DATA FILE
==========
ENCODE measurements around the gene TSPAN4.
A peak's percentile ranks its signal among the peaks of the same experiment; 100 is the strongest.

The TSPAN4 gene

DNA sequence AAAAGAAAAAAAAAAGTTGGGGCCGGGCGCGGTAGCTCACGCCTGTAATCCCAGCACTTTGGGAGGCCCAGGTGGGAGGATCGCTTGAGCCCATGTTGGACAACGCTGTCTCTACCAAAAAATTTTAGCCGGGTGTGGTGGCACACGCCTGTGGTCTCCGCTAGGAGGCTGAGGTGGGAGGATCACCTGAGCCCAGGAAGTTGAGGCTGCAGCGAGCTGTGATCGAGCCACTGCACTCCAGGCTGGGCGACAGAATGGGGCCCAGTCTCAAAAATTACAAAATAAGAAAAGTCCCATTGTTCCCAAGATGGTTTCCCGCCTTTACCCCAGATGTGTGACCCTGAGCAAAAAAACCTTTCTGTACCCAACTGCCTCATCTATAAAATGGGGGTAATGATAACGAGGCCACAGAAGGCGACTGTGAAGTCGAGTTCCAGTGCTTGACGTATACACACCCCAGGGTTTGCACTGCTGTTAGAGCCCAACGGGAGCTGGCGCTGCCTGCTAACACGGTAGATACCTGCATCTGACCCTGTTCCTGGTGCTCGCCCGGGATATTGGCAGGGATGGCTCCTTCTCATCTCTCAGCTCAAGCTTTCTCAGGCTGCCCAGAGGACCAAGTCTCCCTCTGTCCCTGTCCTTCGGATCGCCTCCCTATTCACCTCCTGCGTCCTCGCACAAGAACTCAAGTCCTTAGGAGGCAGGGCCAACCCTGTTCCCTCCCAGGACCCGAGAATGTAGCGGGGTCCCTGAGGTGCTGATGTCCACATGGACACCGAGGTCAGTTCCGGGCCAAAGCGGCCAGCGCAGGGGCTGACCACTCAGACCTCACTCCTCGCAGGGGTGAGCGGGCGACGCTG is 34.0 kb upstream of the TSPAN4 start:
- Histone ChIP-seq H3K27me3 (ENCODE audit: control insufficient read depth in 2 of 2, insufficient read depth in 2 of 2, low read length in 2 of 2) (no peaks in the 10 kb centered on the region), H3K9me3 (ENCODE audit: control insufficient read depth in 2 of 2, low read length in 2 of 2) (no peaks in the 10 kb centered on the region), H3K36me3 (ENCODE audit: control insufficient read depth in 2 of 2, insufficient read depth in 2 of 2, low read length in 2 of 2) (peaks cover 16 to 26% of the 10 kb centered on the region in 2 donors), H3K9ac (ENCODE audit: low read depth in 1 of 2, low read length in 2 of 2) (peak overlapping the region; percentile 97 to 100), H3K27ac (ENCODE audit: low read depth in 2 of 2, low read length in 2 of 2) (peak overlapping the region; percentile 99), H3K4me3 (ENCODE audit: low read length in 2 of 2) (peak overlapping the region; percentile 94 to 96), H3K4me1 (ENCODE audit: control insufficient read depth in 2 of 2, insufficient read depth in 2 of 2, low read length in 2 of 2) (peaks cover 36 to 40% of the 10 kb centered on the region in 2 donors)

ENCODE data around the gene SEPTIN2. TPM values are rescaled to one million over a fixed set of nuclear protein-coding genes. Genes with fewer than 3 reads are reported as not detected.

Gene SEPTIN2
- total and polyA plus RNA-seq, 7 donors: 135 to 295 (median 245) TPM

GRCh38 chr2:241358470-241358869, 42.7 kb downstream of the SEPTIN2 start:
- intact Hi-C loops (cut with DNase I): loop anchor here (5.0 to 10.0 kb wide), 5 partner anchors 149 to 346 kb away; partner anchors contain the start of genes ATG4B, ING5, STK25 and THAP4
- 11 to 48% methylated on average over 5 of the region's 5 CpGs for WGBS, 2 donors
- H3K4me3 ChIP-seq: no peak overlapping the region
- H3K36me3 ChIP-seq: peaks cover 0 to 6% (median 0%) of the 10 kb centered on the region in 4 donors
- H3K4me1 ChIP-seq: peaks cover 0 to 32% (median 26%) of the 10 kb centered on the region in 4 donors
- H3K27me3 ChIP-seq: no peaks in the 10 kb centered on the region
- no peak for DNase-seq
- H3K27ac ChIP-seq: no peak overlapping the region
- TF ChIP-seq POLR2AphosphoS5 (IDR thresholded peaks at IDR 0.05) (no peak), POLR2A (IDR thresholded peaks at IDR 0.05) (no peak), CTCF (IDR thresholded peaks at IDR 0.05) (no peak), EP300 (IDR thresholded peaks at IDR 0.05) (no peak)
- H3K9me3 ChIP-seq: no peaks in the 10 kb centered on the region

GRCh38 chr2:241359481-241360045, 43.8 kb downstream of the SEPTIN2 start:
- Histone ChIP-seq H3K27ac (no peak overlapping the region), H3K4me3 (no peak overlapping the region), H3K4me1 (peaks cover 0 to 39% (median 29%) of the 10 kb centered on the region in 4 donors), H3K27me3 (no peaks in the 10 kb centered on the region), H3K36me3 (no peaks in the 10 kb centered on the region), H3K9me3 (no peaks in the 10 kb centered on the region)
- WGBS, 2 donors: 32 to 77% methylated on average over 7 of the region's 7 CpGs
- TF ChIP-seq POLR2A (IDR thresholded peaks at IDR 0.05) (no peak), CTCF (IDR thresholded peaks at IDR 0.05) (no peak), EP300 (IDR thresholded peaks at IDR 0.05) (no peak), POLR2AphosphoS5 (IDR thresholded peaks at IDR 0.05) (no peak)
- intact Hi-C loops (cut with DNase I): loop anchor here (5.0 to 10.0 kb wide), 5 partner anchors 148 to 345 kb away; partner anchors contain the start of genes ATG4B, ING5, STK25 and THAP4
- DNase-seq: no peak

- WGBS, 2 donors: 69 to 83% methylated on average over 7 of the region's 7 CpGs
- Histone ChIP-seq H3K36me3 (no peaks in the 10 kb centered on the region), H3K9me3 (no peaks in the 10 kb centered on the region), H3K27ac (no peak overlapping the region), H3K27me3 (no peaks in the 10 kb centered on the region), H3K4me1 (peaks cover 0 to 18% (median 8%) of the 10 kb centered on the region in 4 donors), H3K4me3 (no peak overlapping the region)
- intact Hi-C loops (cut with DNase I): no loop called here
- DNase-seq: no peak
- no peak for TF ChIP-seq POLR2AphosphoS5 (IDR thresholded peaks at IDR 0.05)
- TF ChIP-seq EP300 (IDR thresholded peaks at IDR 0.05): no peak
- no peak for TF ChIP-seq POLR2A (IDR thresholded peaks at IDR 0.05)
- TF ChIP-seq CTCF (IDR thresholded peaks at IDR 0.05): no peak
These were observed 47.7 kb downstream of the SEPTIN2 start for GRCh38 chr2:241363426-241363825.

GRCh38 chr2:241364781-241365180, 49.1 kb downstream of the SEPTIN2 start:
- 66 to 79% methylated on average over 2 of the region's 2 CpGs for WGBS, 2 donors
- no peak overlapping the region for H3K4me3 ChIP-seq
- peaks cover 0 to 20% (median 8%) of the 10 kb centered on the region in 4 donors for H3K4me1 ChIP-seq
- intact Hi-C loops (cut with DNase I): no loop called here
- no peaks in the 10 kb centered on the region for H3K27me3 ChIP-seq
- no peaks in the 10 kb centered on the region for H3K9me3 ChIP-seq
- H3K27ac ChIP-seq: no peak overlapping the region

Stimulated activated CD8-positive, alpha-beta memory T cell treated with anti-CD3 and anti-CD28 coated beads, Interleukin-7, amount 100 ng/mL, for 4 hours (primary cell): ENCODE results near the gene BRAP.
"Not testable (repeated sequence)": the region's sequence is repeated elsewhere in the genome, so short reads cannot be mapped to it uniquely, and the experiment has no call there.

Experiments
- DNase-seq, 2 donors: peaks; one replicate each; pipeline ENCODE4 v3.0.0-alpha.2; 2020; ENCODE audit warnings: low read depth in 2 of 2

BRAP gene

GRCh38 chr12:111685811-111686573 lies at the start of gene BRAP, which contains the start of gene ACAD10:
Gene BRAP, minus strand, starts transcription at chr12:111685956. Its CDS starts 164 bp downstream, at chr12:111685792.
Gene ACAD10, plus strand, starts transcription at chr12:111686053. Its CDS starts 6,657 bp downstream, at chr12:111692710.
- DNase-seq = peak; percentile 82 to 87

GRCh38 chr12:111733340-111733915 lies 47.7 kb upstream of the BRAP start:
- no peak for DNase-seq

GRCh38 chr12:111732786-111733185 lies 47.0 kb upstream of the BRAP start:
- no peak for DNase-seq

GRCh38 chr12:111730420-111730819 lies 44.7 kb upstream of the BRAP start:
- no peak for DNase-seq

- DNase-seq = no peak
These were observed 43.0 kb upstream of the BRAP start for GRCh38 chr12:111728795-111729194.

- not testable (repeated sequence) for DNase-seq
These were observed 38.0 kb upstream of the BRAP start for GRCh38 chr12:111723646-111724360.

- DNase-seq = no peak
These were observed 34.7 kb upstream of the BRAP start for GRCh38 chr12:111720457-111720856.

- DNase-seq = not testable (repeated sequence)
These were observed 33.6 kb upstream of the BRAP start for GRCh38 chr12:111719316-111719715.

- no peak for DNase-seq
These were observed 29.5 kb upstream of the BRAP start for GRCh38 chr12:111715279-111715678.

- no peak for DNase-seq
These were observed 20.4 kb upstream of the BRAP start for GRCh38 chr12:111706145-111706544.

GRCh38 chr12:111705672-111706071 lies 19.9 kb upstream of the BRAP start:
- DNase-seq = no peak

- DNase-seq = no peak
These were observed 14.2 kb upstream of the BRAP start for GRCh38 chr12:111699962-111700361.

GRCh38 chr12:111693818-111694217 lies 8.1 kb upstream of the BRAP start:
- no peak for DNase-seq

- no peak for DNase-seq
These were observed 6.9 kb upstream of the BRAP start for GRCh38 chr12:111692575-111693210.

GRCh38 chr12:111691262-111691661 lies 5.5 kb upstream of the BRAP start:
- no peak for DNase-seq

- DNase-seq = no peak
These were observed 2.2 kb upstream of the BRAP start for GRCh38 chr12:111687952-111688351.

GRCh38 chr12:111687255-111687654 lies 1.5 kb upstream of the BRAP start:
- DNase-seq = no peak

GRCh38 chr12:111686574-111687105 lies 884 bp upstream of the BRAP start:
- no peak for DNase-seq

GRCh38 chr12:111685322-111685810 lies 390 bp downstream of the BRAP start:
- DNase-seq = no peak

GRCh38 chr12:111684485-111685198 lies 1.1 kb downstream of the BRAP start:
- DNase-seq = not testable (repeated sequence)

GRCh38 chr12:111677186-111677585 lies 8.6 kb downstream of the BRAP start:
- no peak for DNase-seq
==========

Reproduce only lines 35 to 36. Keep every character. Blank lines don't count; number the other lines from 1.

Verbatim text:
GRCh38 chr2:241364781-241365180, 49.1 kb downstream of the SEPTIN2 start:
- 66 to 79% methylated on average over 2 of the region's 2 CpGs for WGBS, 2 donors